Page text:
An Open Letter to the Jekyll Community

Hey folks,

Having spent a few hours (heh) going through my blog and converting and modifying it for jekyll, I think it would be appropriate to list some general directions for improvement of the software. Jekyll is pretty good and it's certainly more than usable, but I think there is enough room for improvement, and some additional features that would be rather interesting to explore. Because I think it's really easy for us to all develop our own forks and work in relative isolation, I worry that there's limited space to have a conversation about how to best improve the platform. Here's a starting point:

  • Performance Jekyll, particularly for larger sites can take a considerable time to run.

    I'm not familiar enough with ruby to be able to speak to any areas of improvement in terms of code optimization, though I'm not sure that this is the best way to approach this issue. Rather, I think it would probably be best to figure out ways of gracefully preventing jekyll from recompiling pages that haven't changed every time there's an update. The possibility that makes the most sense to me at this point would be to include "masks" in the config file, that jekyll can skip over unless run with an --all option.

    Another option might be to develop a way to cache/store certain kinds of output files that require a lot of data to crunch (I'm thinking mostly of things like archives and of other long post loops.) Maybe developing some sort of internal index?

  • I'm (preliminarily) looking at using rpeg-markdown as a another markdown option, which should both allow the extended markdown syntax to work (woot!) and run much faster than maruku (and hopefully rdiscount). It seems difficult to install, but would generally be worthwhile.

  • Increase usability While jekyll just works, and the documentation is reasonably effective given the audience; there isn't any automatic workflow for jekyll use. Having a few shell scripts and/or a "using jekyll" tutorial that explains day to day use would be quite helpful once you get started.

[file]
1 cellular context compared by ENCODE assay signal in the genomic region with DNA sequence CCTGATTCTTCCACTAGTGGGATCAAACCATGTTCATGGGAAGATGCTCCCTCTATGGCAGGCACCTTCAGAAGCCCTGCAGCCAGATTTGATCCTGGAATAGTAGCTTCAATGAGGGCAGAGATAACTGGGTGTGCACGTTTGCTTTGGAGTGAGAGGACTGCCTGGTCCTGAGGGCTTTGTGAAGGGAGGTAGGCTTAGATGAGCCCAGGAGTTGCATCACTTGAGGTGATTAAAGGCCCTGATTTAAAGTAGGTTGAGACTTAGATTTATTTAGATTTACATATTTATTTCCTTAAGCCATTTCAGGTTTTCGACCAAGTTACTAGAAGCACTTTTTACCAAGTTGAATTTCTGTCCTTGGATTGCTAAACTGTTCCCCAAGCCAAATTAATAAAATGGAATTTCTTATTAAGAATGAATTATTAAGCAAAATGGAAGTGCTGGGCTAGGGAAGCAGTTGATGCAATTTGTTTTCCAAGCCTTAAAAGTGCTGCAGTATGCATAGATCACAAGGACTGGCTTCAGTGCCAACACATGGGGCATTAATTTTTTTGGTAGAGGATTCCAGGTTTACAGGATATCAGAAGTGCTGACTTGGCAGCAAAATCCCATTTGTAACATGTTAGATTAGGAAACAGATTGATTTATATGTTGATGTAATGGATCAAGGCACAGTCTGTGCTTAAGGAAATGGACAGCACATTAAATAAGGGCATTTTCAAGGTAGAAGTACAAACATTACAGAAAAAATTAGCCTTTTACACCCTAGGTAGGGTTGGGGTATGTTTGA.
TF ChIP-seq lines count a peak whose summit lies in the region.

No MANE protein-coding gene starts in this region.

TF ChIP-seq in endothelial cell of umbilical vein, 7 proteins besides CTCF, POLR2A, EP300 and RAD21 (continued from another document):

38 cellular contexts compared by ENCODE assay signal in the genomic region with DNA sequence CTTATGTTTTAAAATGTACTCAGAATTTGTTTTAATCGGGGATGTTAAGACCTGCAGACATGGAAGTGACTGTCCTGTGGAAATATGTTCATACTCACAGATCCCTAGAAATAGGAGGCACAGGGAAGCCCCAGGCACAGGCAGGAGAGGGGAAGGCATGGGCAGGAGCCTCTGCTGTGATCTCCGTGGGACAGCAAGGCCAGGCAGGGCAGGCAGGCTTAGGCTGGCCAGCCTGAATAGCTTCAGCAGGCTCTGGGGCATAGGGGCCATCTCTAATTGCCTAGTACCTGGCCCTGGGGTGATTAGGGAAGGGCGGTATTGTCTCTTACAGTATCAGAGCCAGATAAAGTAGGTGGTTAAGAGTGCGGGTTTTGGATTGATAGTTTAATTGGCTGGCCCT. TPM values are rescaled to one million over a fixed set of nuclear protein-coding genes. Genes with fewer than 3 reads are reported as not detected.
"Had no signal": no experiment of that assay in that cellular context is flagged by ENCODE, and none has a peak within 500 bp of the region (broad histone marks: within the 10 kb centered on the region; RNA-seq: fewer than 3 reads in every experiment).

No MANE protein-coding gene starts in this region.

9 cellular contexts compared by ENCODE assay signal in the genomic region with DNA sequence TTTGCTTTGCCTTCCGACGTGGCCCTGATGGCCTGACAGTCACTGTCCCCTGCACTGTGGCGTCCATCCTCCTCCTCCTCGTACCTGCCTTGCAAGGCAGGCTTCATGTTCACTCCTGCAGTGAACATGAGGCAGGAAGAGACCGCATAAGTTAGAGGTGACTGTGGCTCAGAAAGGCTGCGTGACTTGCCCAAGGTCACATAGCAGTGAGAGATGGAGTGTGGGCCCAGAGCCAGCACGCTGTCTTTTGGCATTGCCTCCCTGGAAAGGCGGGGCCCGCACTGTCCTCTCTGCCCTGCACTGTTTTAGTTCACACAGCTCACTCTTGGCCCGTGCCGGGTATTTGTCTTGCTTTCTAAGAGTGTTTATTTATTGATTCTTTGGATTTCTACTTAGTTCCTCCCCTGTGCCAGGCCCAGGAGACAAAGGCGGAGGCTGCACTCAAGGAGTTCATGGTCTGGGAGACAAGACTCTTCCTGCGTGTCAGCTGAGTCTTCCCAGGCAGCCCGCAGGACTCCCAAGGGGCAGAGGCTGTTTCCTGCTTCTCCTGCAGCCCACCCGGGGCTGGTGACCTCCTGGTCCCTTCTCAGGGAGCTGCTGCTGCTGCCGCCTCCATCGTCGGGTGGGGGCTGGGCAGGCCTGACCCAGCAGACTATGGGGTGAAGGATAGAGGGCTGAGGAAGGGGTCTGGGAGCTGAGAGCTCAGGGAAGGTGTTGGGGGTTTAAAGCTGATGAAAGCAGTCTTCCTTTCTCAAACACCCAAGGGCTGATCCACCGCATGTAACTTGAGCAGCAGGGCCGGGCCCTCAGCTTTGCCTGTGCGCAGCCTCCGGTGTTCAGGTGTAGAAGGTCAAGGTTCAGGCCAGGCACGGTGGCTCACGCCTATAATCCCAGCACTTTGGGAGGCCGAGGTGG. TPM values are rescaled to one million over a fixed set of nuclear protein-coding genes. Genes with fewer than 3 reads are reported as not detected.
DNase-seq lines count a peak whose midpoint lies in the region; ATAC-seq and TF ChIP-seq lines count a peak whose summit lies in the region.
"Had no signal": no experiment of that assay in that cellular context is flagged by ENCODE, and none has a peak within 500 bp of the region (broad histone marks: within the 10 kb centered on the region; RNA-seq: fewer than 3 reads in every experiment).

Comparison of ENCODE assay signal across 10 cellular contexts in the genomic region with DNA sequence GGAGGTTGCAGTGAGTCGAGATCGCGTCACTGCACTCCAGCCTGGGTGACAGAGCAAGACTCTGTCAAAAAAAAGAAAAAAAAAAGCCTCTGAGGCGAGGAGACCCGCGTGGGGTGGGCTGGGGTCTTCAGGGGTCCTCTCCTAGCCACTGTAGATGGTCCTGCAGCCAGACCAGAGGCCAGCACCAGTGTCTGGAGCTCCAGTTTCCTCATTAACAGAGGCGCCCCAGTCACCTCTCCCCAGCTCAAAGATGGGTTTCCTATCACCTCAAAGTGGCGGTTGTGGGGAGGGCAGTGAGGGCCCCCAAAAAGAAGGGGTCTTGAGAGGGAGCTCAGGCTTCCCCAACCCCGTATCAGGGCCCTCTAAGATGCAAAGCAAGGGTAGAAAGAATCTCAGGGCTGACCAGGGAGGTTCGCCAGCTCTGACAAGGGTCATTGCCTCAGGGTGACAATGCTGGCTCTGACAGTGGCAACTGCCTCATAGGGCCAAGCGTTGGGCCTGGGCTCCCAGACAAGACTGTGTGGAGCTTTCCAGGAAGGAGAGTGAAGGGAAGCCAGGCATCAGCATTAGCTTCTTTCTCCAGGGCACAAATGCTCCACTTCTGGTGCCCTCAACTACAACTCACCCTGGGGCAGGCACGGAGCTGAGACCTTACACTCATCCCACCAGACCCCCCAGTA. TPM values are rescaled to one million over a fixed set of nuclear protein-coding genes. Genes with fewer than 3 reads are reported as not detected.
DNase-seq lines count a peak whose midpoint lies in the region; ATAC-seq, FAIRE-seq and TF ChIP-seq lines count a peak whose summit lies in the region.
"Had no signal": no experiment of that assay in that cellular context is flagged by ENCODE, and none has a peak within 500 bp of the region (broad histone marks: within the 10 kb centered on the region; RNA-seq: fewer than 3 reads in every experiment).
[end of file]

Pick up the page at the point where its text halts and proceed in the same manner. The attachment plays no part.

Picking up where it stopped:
As I finalize and put it through it's paces for a few days I'll get more clear about this, but, in general I'm thinking of things like: using git hooks to generate the content automatically on commit/etc.

    It would be valuable to write up how to use rsync as that would likely make more sense in some situations. Same with running tasks in cron.

  • Template Directory: Most of the jekyll powered blogs that I've seen have been pretty good about publishing the repositories for their sites. This is a good thing indeed, but given how the templates work, I think it would be good to collect various templates together for ease of access and educational proposes.

  • Make Categories More Flexible: While the current blog categories support is great for adding "multiple blog" support, it makes it difficult to interact/loop posts that aren't in different categories. I'd like to have arbitrary site.key.value objects that work like site.categories.CATEGORY. There are ways to program around this, but they aren't pretty. This would make jekyll even more incredibly powerful, but I think it's a much lower priority.

    If you use jekyll, I'd love to hear what you'd like to see from the jekyll in the future. A number of these options (rpeg-markdown, usability/workflow documentation, template directory) are things that I can work on (and will, for sure), but a few of them are beyond me and I'd love to help folks do some of this work, if possible.

Onward and Upward!

(ps. my _posts directory is about 6.2 megs, with a file count that's a bit south of 1,300 files, so if you wanted to assert that I'm pushing the system a bit hard, that'd be totally reasonable.)

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